|Dates of operation||1902–1981|
|Predecessor||Acme, Red River and Northern Railway|
|Successor||Burlington Northern Railroad|
Quanah, Acme and Pacific Railway (QA&P) was a 117-mile (188 km) freight railroad that operated between the Red River and Floydada, Texas, from 1902 until it was merged into the Burlington Northern Railroad in 1981.
On May 3, 1902, the line was incorporated as the Acme, Red River and Northern Railway. The founders' original, never-realized plans were to extend the line 500 miles (800 km) from the Red River to El Paso, Texas.
On June 8, 1981, the QA&P was merged into the Burlington Northern Railroad, which had merged the QA&P's corporate parent, the St. Louis–San Francisco Railway, on November 21, 1980.
The Burlington Northern Railroad abandoned the former QA&P line west of Paducah in 1982.
Freight stops on the QA&P were Red River, Carnes, Quanah, Acme, Lazare, Swearingen, Paducah, Narcisso, Summit (Motley County), Russellville, Roaring Springs, MacBain, Dougherty, Boothe Spur, and Floydada. In 1925, QA&P reported 8 million ton-miles of revenue freight on 91 miles of line; in 1944, it had 51 million and in 1967, 130 million, both on 120 route-miles.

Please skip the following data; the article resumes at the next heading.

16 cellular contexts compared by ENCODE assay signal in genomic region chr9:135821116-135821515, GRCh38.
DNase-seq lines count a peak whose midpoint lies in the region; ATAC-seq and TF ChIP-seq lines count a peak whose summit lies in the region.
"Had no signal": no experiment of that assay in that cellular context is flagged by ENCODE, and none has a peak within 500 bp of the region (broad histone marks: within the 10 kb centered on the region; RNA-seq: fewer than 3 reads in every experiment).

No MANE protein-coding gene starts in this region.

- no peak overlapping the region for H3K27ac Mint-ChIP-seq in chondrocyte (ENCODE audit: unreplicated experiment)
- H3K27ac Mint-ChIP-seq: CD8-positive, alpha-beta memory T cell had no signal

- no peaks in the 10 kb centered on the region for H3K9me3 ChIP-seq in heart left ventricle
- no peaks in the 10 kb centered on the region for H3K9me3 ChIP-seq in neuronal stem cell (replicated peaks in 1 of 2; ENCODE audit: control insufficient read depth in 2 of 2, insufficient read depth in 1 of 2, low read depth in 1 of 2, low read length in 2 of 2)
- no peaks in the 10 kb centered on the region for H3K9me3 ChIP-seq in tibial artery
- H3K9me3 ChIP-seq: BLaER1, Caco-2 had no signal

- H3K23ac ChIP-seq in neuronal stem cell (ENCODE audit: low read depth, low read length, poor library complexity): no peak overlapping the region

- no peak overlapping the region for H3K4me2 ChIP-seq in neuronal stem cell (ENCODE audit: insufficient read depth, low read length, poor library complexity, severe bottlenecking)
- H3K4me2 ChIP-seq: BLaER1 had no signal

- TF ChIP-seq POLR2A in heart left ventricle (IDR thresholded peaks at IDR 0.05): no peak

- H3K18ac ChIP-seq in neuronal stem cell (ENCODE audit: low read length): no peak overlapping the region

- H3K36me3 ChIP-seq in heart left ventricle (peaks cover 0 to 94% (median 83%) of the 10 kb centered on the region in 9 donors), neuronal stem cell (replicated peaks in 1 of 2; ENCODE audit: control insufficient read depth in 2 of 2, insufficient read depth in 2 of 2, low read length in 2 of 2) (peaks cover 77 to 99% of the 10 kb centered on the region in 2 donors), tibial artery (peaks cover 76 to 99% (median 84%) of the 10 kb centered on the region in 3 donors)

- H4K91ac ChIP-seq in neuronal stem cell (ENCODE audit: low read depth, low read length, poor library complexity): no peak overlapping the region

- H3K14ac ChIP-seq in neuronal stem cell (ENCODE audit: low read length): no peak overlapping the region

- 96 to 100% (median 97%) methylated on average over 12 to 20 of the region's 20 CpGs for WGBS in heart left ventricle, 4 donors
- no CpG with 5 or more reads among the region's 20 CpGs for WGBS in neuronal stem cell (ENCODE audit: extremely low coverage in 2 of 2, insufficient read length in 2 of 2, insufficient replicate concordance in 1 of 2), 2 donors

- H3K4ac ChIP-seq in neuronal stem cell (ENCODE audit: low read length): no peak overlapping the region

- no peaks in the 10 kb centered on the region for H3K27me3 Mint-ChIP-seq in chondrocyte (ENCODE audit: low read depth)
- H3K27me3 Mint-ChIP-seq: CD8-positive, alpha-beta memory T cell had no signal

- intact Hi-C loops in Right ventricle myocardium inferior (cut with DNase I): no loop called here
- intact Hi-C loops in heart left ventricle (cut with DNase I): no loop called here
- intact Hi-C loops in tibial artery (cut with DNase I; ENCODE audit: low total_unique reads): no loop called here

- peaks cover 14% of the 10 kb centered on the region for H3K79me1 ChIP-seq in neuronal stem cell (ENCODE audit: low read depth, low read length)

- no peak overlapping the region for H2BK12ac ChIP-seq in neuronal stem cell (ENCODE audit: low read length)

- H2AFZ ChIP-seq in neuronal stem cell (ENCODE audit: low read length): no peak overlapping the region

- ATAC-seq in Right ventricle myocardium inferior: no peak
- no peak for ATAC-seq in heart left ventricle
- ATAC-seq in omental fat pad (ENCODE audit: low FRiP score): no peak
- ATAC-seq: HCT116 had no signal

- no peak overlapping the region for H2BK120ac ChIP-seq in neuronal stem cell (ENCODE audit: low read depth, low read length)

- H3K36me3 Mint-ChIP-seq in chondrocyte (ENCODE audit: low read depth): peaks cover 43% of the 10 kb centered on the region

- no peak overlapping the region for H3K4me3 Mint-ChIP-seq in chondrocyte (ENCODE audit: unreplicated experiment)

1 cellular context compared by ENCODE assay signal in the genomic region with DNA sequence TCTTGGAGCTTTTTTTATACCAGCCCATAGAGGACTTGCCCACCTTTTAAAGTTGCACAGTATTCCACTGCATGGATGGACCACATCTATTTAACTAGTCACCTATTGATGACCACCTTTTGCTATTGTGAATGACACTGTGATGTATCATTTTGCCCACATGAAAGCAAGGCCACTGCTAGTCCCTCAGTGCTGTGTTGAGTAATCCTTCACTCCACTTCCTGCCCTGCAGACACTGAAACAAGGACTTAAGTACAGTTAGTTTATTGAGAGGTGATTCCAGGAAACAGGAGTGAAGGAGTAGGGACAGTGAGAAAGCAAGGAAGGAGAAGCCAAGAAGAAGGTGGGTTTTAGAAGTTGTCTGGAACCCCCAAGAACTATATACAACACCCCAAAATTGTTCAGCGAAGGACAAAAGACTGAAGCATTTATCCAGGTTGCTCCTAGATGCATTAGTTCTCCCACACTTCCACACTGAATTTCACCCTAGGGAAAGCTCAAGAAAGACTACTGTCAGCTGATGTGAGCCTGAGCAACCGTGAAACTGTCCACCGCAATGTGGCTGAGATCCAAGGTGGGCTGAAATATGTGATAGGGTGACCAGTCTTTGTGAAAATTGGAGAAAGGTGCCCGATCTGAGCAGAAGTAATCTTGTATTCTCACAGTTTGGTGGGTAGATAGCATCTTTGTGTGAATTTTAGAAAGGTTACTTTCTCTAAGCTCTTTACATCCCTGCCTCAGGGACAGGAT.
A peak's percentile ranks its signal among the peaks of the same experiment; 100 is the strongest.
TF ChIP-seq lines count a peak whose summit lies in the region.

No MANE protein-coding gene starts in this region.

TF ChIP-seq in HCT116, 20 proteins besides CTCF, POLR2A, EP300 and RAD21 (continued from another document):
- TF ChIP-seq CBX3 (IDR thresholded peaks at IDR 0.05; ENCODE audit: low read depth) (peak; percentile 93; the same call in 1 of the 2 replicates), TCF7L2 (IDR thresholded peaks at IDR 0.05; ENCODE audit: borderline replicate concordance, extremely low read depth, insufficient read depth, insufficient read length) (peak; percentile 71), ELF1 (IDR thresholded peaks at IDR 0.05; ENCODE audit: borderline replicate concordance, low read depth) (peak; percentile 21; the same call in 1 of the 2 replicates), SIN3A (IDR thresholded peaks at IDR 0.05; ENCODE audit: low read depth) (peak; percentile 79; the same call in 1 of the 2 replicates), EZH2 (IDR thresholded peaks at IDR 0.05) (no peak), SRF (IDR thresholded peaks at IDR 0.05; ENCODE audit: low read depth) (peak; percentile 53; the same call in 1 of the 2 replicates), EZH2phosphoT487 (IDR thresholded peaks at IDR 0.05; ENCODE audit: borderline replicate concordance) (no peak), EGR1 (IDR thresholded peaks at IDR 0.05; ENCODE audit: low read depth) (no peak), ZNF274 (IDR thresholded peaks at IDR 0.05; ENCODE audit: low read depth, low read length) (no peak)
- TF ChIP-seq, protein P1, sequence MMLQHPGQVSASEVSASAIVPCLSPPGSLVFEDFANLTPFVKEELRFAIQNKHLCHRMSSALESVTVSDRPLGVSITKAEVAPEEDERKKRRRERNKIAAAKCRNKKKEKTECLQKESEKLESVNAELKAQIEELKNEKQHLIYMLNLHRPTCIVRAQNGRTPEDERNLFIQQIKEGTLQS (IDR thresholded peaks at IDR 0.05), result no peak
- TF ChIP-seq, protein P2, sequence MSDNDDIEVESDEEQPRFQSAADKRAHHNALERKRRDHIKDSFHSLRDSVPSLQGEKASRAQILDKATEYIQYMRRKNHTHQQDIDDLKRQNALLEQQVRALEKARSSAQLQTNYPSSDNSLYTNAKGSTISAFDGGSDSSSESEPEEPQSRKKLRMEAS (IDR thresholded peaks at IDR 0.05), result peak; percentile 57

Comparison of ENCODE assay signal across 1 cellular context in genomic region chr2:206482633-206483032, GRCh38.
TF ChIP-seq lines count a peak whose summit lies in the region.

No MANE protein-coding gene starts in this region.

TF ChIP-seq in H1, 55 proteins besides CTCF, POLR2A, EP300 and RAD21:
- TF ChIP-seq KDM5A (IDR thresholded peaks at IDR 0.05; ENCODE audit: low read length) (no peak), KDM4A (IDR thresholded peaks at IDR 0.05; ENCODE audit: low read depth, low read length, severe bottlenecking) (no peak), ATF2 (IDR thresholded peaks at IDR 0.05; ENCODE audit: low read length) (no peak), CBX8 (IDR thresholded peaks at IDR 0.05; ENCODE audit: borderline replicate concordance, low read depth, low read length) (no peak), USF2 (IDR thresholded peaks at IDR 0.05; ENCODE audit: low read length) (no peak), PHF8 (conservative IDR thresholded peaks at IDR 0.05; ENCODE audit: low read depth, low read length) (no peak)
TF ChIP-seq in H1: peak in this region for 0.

However, QA&P's traffic mostly was overhead freight — between the St. Louis–San Francisco Railway at the Red River and the Atchison, Topeka and Santa Fe Railway at Floydada. Starting in the 1960s, the QLA freight train via Floydada was scheduled to arrive in Los Angeles 38½-to-40 hours after leaving Tulsa. The railroad's traffic diminished after 1973 when overhead trade took a shorter route via Avard, OK.
- For a general history, see Britton, Charles C., "The Quanah Route: A Texas Short Line Railroad" (1990, Joed Books, Ft. Collins, CO).
- Lewis, Edward A. (1975). American Short Line Railway Guide. The Baggage Car. p. 94.
- Lewis, Edward A. (1978). American Short Line Railway Guide. The Baggage Car. p. 103.
- Yasha Levine (2011-11-07). "Empire Building". The Texas Observer. Retrieved 2014-09-26.
- Lewis, Edward A. (1986). American Short Line Railway Guide. Kalmbach Books. p. 233.
- Trains magazine, January 1984, p. 44.